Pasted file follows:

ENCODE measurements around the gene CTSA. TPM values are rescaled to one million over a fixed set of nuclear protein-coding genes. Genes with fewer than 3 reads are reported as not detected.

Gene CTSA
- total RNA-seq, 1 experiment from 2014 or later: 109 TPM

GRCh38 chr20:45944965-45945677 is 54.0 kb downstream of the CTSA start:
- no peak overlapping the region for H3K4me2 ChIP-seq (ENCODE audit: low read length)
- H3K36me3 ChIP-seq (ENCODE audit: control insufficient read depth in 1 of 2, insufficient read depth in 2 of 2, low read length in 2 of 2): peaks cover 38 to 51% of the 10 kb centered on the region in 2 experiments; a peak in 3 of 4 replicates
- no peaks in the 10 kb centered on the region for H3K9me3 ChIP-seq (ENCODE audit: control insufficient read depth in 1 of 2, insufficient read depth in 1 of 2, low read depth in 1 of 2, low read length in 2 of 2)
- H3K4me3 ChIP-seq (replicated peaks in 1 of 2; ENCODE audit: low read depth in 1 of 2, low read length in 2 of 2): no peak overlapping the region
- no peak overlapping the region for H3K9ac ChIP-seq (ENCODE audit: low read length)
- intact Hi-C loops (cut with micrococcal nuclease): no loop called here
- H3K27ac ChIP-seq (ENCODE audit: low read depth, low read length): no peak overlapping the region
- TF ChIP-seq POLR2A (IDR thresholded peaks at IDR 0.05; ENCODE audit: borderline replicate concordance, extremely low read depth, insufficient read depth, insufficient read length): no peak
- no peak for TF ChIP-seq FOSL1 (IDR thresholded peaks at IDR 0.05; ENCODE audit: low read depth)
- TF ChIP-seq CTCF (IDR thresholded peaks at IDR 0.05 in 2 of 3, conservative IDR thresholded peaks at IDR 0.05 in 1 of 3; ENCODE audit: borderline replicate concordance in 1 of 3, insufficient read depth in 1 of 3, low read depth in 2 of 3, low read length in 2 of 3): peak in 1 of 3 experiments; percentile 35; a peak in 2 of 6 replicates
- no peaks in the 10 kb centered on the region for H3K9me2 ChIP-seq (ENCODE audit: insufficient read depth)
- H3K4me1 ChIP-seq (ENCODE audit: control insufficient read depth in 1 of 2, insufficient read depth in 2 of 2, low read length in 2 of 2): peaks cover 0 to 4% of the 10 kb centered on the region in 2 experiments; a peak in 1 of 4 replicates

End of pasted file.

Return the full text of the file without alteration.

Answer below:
ENCODE measurements around the gene CTSA. TPM values are rescaled to one million over a fixed set of nuclear protein-coding genes. Genes with fewer than 3 reads are reported as not detected.

Gene CTSA
- total RNA-seq, 1 experiment from 2014 or later: 109 TPM

GRCh38 chr20:45944965-45945677 is 54.0 kb downstream of the CTSA start:
- no peak overlapping the region for H3K4me2 ChIP-seq (ENCODE audit: low read length)
- H3K36me3 ChIP-seq (ENCODE audit: control insufficient read depth in 1 of 2, insufficient read depth in 2 of 2, low read length in 2 of 2): peaks cover 38 to 51% of the 10 kb centered on the region in 2 experiments; a peak in 3 of 4 replicates
- no peaks in the 10 kb centered on the region for H3K9me3 ChIP-seq (ENCODE audit: control insufficient read depth in 1 of 2, insufficient read depth in 1 of 2, low read depth in 1 of 2, low read length in 2 of 2)
- H3K4me3 ChIP-seq (replicated peaks in 1 of 2; ENCODE audit: low read depth in 1 of 2, low read length in 2 of 2): no peak overlapping the region
- no peak overlapping the region for H3K9ac ChIP-seq (ENCODE audit: low read length)
- intact Hi-C loops (cut with micrococcal nuclease): no loop called here
- H3K27ac ChIP-seq (ENCODE audit: low read depth, low read length): no peak overlapping the region
- TF ChIP-seq POLR2A (IDR thresholded peaks at IDR 0.05; ENCODE audit: borderline replicate concordance, extremely low read depth, insufficient read depth, insufficient read length): no peak
- no peak for TF ChIP-seq FOSL1 (IDR thresholded peaks at IDR 0.05; ENCODE audit: low read depth)
- TF ChIP-seq CTCF (IDR thresholded peaks at IDR 0.05 in 2 of 3, conservative IDR thresholded peaks at IDR 0.05 in 1 of 3; ENCODE audit: borderline replicate concordance in 1 of 3, insufficient read depth in 1 of 3, low read depth in 2 of 3, low read length in 2 of 3): peak in 1 of 3 experiments; percentile 35; a peak in 2 of 6 replicates
- no peaks in the 10 kb centered on the region for H3K9me2 ChIP-seq (ENCODE audit: insufficient read depth)
- H3K4me1 ChIP-seq (ENCODE audit: control insufficient read depth in 1 of 2, insufficient read depth in 2 of 2, low read length in 2 of 2): peaks cover 0 to 4% of the 10 kb centered on the region in 2 experiments; a peak in 1 of 4 replicates